The business of the Indian Premier League is now a much talked about subject and the jawdropping figures being bandied about say enough about the scale and the potential for success the market sees in the final offering of the IPL.
The winners in the entire game are undoubtedly the players — rewarded for performance as well as an ability to capture the public imagination as pop culture icons. Hence you see a Dhoni (omnipresent in advertising campaigns) being the highest paid player. Or, young Ishant Sharma, all of 19, but getting paid for the X-factor he brings a team.
This is because the economic essence of the team is its fan base: the essence of all club games in all formats of sport. The fan will drive sales of tickets at the venue, sale of memorabilia and souvenirs and most importantly, television viewership.
Once you get the fan involved, the whole giant engine kicks into gear. The viewership ensures advertising revenue, which, in turn, fuels the broadcast partner, who pays the franchisees, who finally reward their players and adds his fan base to their own.
The business risk is clear: It needs full stadiums and great TAM TRP ratings. Without that, it will be difficult, if not impossible, for the marketer to continue to sell all the market deliverables needed to keep the league going. The risks? Is there too much cricket and would it be an overkill? Or will the market actually expand by the introduction of a shorter, more entertaining format?
Glamour can create interest. It cannot drive the sport so we see the Mohali team being reduced to getting Preity Zinta to sell tickets. Compare that to an international ODI where you cannot get tickets for love or for money.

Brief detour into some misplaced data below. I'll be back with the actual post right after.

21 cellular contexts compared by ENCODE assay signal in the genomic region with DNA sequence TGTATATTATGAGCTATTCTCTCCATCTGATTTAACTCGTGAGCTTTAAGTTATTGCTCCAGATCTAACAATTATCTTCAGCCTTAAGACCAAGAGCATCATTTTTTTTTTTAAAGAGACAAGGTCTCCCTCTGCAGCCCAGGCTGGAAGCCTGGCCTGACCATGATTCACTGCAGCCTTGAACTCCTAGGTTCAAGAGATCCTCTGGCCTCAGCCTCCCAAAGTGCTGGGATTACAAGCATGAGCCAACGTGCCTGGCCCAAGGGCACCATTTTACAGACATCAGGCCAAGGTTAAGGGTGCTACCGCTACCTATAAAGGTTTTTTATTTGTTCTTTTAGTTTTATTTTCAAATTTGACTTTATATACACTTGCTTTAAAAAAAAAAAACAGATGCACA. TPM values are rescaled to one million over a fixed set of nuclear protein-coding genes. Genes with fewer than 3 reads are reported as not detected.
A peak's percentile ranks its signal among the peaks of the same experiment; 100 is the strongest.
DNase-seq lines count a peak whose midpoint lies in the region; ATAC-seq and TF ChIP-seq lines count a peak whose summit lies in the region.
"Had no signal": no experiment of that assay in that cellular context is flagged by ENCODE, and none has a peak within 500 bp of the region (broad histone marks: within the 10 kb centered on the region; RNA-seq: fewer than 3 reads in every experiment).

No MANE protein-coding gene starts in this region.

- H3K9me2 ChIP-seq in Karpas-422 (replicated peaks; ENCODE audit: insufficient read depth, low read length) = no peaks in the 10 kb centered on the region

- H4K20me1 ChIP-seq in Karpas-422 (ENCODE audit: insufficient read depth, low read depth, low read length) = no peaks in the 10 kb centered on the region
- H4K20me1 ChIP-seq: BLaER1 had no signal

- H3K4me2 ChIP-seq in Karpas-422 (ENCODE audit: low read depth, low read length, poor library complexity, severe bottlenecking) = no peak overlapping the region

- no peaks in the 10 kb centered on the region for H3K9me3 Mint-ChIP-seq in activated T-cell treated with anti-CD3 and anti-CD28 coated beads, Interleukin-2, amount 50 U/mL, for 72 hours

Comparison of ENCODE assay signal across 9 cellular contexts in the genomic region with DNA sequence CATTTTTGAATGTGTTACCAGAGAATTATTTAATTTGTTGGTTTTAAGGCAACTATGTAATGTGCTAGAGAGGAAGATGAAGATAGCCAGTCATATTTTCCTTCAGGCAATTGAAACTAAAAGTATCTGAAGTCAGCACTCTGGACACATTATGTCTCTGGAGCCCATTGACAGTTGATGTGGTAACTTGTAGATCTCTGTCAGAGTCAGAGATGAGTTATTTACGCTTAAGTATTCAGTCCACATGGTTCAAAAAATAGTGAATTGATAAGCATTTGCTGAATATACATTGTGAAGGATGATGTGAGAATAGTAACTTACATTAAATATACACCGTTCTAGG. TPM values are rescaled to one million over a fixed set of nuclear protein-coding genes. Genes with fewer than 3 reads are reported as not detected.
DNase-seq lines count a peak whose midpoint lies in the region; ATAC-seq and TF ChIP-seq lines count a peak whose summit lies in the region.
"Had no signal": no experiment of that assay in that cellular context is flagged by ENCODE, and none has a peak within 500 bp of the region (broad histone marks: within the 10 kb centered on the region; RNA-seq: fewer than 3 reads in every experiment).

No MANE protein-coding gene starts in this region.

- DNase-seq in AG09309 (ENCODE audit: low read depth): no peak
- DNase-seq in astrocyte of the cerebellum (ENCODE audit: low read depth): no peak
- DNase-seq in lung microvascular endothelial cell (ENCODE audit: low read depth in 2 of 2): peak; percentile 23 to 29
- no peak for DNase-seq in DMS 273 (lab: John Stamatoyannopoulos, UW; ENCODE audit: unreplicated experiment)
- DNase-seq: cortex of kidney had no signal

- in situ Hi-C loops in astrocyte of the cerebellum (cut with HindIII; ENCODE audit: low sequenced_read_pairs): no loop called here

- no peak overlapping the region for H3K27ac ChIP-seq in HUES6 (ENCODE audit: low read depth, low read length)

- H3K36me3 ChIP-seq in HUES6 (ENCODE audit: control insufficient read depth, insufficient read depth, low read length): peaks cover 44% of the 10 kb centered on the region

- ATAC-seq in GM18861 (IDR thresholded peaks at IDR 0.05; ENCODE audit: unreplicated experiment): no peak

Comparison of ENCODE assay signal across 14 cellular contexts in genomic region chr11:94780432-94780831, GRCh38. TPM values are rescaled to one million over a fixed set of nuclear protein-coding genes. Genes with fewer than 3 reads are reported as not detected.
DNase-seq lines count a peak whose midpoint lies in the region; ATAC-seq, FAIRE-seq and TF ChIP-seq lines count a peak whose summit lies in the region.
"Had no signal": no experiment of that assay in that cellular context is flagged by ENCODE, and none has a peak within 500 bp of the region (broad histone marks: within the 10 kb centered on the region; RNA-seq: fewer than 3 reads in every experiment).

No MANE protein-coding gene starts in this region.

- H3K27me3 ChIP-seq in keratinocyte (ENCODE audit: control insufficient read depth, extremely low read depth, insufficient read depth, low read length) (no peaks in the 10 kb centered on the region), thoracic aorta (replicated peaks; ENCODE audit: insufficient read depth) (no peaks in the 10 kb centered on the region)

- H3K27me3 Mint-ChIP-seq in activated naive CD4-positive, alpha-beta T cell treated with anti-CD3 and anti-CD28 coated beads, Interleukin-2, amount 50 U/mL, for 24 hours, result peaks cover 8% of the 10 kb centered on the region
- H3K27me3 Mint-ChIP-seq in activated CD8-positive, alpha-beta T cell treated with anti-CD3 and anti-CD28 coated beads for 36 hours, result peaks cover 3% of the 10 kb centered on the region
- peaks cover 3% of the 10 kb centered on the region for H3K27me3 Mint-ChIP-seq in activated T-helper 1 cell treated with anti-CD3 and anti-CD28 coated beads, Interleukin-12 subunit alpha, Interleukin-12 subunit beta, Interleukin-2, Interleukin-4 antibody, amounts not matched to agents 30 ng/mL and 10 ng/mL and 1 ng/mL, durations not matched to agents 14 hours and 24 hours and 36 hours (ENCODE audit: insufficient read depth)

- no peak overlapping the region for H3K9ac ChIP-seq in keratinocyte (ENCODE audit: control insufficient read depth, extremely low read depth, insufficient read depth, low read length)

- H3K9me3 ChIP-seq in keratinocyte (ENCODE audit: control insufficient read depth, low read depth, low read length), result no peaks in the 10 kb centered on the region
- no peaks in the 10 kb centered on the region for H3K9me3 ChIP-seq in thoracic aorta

Another major issue of concern to a sports marketer is that of product exclusivity in a category. The sanctity of this is maintained across the entire spectrum of sport and is being flagrantly violated in the case of the IPL.
Hence we have construction major DLF being the presenter of the series, GMR being owner of a team, HDIL being co-sponsor for Knight Riders and Virender Sehwag endorsing Sahara Infrastructure.
The disillusion of the sponsors with the vehicle is bound to come in and if they begin to pull back, it threatens the whole edifice.
Yet another will be player fatigue and the IPL delivery on the promise of showcasing stars and not nondescript players from the catchment.
This has been the bane of Ranji trophy and perhaps explains why the Indian Cricket League viewerships have been low despite every starlet in Bollywood shaking a leg for the league. Still, we live in exciting times and may the best team win!!!
That used to be India!!!
(Latika is the managing director of Collage Sports Management and manages stars like Sehwag and Ishant)